Some forms of arthritis are also known to affect more than just joints.

Exercise helps

A sedentary lifestyle is an invitation to a host of diseases, arthritis included. Exercise not only reduces the stress caused by excess weight on your bones and joints, but also strengthens muscles, ultimately protecting them from wear and tear.

Go for walks, practice yoga, hit the gym, play a sport. Find a form of exercise that you enjoy so you’re motivated to keep at it consistently.  

Say no to tobacco

Cigarettes are your greatest nemesis. Many studies have shown evidence that relate smoking to increased chances of developing arthritis. Read on to know what Dr. Ghita Harifi, a distinguished rheumatologist, has to say about smoking and arthritis.

Eat your fish

Certain types of fish are a rich source of Omega-3 fatty acids. Omega-3 fatty acids have many benefits and reducing inflammation in the body is one of them. Some studies have ascertained that women who eat fish regularly are at a remarkably lower risk of developing rheumatoid arthritis. Salmon, trout, mackerel, and sardines are a great source of Omega-3.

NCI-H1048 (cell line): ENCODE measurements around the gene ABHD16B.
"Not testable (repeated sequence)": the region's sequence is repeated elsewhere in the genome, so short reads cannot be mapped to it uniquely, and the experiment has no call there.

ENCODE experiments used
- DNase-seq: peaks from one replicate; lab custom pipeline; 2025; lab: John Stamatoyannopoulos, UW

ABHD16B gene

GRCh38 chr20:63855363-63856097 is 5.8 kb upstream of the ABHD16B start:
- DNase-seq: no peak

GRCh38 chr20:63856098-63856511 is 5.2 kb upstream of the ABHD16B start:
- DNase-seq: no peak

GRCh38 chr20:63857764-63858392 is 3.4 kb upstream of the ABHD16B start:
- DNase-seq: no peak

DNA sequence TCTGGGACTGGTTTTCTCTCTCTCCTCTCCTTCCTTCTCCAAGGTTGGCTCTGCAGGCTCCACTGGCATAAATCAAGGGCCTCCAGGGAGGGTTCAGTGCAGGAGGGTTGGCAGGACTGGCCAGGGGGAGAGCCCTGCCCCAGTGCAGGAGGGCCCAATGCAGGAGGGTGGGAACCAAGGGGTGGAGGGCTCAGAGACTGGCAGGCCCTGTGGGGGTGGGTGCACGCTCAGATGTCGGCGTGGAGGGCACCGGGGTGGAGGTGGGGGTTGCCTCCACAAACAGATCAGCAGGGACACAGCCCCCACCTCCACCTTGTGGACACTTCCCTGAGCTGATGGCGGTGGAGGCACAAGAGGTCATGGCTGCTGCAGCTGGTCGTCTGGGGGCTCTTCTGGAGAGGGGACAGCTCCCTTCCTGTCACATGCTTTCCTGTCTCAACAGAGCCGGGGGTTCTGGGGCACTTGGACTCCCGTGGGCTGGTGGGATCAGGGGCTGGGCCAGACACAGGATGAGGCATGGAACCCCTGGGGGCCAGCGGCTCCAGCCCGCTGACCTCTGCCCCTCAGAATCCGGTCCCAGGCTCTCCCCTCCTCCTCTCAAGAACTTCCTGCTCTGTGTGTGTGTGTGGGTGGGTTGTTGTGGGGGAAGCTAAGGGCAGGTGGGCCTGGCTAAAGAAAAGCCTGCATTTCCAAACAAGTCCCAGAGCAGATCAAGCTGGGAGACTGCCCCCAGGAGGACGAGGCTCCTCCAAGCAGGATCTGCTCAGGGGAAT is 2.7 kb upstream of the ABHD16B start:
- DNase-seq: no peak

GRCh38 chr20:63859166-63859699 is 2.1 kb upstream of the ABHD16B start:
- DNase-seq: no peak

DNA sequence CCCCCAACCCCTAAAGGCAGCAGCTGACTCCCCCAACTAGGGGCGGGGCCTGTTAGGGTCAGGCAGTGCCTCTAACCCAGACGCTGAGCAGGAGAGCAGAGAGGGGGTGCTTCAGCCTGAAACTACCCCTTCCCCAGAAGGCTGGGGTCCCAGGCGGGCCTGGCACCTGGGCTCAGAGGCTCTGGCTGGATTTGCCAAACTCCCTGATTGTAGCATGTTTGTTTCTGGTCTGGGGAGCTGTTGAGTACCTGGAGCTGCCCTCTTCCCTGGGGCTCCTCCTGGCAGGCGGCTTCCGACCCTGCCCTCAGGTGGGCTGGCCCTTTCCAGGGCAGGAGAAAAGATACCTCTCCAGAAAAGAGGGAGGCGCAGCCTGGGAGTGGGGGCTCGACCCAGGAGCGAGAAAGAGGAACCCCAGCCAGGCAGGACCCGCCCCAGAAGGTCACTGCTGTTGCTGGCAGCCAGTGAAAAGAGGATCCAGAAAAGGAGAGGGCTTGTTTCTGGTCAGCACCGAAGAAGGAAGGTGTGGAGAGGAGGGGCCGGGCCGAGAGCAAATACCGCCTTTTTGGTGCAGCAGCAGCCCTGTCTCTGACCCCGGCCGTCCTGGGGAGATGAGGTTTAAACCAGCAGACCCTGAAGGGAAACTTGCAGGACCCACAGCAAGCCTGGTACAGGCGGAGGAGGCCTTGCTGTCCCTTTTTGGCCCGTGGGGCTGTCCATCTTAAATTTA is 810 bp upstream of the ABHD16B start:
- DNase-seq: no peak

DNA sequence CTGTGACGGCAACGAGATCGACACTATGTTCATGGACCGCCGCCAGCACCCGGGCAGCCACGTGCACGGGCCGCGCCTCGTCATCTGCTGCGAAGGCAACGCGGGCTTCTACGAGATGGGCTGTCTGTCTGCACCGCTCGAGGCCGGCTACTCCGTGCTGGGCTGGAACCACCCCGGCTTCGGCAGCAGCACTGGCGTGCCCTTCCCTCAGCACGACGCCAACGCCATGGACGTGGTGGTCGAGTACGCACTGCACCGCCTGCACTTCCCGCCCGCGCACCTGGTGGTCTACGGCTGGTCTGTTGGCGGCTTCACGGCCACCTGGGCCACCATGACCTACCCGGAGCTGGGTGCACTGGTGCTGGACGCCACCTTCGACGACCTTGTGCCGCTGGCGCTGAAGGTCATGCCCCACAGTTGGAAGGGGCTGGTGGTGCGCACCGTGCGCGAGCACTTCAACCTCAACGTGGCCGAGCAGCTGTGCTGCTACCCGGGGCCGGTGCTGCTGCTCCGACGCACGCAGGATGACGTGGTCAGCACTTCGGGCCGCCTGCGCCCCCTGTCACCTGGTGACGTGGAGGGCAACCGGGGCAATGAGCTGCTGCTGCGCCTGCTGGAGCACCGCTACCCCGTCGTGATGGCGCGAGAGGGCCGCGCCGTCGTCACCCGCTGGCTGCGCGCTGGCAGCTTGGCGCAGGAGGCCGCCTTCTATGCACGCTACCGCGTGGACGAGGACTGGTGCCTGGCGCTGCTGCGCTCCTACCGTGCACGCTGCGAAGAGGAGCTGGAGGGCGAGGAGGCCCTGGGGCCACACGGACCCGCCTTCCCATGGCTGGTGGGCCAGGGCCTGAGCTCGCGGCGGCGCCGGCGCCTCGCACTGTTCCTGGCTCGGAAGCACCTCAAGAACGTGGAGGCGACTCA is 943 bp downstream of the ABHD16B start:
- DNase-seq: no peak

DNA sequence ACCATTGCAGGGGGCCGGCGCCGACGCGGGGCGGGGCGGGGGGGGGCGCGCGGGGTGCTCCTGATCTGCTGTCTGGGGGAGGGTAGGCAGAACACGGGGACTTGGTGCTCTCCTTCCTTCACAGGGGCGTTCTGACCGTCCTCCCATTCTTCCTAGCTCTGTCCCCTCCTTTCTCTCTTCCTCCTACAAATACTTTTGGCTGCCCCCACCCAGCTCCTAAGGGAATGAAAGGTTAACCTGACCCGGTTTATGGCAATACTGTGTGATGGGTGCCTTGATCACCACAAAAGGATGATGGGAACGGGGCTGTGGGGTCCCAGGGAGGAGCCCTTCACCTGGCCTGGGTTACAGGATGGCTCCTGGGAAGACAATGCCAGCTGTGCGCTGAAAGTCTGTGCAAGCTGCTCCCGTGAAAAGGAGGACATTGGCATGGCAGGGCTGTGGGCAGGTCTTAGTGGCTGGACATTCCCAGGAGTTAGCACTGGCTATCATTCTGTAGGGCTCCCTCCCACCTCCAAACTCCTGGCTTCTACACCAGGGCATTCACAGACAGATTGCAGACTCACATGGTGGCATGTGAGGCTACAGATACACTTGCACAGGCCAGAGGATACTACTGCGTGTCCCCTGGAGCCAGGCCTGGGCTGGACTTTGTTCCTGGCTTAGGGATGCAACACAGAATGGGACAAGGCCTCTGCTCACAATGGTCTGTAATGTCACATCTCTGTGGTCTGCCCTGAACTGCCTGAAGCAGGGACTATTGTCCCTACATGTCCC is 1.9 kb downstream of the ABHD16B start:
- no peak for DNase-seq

Get your Vitamin-D

A study links Vitamin-D deficiency to rheumatoid arthritis, one of the most prevalent types. Bones are made up of calcium, and Vitamin-D plays a pivotal role in the absorption of calcium by your body. If you have a Vitamin-D deficiency, all those calcium-rich foods like milk and eggs aren’t really able to deliver their calcium content because it doesn’t get absorbed by the body.

Health.com recommends 20-25 minutes of sun exposure a day, canned tuna, fortified milk and more in their list of 12 great ways to get your Vitamin D.

Spice up your life with turmeric

Research shows that curcumin, a bright yellow chemical produced from turmeric, inhibits many of the mediators of inflammation linked to rheumatoid arthritis, psoriatic arthritis, and osteoarthritis development. Turmeric consistently reduces arthritis symptomology and may serve as an excellent complementary treatment for joint pain and has many other healing properties.